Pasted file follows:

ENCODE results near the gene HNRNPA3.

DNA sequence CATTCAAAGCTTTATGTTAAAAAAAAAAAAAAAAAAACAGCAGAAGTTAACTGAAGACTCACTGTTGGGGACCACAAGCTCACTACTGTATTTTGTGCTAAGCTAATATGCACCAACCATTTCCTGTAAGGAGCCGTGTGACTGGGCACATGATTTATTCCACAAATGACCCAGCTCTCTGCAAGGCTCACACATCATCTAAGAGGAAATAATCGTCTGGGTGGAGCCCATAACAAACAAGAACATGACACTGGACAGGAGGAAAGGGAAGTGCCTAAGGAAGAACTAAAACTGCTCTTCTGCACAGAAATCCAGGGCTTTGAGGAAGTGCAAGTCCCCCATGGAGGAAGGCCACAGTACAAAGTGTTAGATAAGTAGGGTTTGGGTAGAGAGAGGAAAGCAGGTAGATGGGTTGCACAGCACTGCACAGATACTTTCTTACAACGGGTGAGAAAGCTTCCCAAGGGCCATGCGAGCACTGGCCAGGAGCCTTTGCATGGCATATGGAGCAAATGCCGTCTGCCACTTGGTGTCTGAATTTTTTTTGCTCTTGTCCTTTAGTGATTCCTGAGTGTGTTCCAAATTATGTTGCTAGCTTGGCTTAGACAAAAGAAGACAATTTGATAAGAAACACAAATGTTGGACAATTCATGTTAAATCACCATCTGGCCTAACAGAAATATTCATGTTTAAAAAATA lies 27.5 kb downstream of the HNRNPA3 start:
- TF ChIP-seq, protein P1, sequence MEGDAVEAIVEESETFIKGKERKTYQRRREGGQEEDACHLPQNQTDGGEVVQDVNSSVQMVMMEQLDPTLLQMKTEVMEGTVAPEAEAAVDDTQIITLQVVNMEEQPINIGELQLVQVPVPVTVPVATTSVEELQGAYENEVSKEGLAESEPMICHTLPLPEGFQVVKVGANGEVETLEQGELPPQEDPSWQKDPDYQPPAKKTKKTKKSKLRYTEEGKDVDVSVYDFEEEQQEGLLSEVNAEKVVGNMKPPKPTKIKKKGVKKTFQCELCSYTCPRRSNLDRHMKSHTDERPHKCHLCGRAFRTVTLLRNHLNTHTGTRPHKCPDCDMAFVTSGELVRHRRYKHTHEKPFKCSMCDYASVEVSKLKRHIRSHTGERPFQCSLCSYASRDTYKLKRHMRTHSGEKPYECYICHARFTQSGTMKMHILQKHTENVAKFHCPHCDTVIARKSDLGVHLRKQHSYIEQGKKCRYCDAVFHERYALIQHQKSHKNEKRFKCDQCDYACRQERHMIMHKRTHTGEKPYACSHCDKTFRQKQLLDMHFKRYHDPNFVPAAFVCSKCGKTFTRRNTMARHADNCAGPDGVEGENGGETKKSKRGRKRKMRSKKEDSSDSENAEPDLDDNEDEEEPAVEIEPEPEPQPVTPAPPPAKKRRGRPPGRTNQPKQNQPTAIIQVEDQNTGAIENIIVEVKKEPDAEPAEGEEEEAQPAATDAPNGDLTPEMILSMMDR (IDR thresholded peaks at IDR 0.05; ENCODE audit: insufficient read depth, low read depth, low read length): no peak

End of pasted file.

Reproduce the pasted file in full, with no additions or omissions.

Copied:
ENCODE results near the gene HNRNPA3.

DNA sequence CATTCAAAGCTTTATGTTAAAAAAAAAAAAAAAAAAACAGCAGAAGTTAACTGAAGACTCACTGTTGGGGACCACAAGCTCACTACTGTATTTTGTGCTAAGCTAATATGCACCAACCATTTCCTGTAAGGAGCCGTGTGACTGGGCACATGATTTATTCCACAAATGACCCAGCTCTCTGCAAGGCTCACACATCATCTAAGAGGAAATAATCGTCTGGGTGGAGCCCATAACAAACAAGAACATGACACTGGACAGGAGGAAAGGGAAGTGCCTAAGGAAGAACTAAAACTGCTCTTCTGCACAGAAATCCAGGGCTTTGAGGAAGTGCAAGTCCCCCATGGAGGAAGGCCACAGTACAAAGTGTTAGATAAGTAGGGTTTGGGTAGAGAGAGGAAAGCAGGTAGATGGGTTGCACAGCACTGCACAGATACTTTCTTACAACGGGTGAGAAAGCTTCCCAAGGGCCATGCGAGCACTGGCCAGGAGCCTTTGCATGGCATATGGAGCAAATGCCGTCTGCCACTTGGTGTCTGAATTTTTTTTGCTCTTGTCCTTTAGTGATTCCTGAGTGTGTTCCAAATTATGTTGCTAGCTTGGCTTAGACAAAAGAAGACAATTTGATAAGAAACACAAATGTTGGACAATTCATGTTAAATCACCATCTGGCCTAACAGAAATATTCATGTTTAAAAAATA lies 27.5 kb downstream of the HNRNPA3 start:
- TF ChIP-seq, protein P1, sequence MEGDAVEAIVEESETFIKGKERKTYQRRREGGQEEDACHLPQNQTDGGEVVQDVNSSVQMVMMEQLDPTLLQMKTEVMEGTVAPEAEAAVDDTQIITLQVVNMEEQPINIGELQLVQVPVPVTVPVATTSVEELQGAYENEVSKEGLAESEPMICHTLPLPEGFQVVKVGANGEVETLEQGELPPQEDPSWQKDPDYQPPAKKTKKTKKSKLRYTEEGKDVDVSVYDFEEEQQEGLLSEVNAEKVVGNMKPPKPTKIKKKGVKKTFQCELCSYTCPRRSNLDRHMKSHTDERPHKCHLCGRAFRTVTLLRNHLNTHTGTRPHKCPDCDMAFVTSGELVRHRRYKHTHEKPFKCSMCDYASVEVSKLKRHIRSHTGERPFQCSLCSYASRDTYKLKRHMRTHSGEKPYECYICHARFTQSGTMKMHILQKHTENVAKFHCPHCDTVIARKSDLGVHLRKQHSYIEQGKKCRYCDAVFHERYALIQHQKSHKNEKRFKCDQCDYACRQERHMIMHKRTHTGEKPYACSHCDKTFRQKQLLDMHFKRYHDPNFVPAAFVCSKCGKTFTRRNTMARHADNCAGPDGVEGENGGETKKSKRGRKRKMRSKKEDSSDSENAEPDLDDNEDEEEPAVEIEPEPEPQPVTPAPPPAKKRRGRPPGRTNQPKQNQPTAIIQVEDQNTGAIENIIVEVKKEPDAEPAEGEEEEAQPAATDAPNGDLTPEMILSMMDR (IDR thresholded peaks at IDR 0.05; ENCODE audit: insufficient read depth, low read depth, low read length): no peak